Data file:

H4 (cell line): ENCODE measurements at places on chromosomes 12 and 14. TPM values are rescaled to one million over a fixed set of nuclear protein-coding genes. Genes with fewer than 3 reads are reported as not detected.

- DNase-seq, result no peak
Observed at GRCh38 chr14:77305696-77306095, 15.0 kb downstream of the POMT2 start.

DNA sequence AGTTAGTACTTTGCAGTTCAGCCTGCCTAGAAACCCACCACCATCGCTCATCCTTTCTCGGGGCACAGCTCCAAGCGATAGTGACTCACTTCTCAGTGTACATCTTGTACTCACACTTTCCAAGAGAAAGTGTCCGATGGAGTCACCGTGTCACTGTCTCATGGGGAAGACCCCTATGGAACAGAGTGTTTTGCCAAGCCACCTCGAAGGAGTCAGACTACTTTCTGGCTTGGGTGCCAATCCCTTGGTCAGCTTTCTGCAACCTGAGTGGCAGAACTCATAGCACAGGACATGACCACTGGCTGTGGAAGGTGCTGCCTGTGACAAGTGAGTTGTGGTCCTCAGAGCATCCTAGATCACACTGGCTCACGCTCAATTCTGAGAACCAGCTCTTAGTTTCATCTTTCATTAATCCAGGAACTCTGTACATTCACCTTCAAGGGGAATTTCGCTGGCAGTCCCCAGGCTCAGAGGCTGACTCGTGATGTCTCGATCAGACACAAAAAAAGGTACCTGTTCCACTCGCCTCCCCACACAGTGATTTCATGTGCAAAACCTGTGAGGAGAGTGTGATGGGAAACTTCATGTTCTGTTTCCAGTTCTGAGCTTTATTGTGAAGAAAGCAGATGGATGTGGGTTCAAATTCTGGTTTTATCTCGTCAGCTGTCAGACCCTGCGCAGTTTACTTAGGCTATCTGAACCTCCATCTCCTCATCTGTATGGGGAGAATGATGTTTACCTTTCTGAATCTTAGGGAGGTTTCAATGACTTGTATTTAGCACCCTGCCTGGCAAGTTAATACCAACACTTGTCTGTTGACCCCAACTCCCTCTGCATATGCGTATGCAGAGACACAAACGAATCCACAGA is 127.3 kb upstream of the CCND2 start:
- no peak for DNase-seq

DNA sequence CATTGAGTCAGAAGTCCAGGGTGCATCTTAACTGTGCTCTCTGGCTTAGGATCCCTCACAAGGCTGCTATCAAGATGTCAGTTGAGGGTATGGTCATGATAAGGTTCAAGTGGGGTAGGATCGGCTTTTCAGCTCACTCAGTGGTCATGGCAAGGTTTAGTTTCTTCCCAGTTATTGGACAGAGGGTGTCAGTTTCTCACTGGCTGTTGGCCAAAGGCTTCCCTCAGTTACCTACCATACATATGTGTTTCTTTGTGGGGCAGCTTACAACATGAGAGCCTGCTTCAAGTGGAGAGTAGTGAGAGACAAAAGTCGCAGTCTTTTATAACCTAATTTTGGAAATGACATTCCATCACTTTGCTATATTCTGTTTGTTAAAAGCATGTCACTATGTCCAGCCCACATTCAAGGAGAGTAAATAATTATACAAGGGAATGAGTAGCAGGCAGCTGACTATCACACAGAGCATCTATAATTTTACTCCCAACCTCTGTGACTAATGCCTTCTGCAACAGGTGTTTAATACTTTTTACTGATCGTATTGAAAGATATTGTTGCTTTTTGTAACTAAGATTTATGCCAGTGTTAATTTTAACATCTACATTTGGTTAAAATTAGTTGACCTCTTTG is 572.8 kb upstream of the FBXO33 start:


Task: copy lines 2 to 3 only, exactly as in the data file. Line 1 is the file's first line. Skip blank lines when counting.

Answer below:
- DNase-seq, result no peak
Observed at GRCh38 chr14:77305696-77306095, 15.0 kb downstream of the POMT2 start.